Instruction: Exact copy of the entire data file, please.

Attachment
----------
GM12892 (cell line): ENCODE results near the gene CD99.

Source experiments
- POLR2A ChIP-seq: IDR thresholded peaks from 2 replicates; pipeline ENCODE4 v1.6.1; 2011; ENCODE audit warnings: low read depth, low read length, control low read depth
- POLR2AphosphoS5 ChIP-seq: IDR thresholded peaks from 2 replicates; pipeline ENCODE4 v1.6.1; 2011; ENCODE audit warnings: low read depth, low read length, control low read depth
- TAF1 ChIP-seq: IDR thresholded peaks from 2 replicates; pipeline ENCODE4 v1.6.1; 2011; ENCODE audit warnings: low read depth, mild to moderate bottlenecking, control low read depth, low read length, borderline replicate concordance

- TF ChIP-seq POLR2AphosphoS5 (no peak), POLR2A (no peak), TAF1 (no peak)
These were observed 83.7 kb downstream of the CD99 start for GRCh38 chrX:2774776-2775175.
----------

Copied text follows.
GM12892 (cell line): ENCODE results near the gene CD99.

Source experiments
- POLR2A ChIP-seq: IDR thresholded peaks from 2 replicates; pipeline ENCODE4 v1.6.1; 2011; ENCODE audit warnings: low read depth, low read length, control low read depth
- POLR2AphosphoS5 ChIP-seq: IDR thresholded peaks from 2 replicates; pipeline ENCODE4 v1.6.1; 2011; ENCODE audit warnings: low read depth, low read length, control low read depth
- TAF1 ChIP-seq: IDR thresholded peaks from 2 replicates; pipeline ENCODE4 v1.6.1; 2011; ENCODE audit warnings: low read depth, mild to moderate bottlenecking, control low read depth, low read length, borderline replicate concordance

- TF ChIP-seq POLR2AphosphoS5 (no peak), POLR2A (no peak), TAF1 (no peak)
These were observed 83.7 kb downstream of the CD99 start for GRCh38 chrX:2774776-2775175.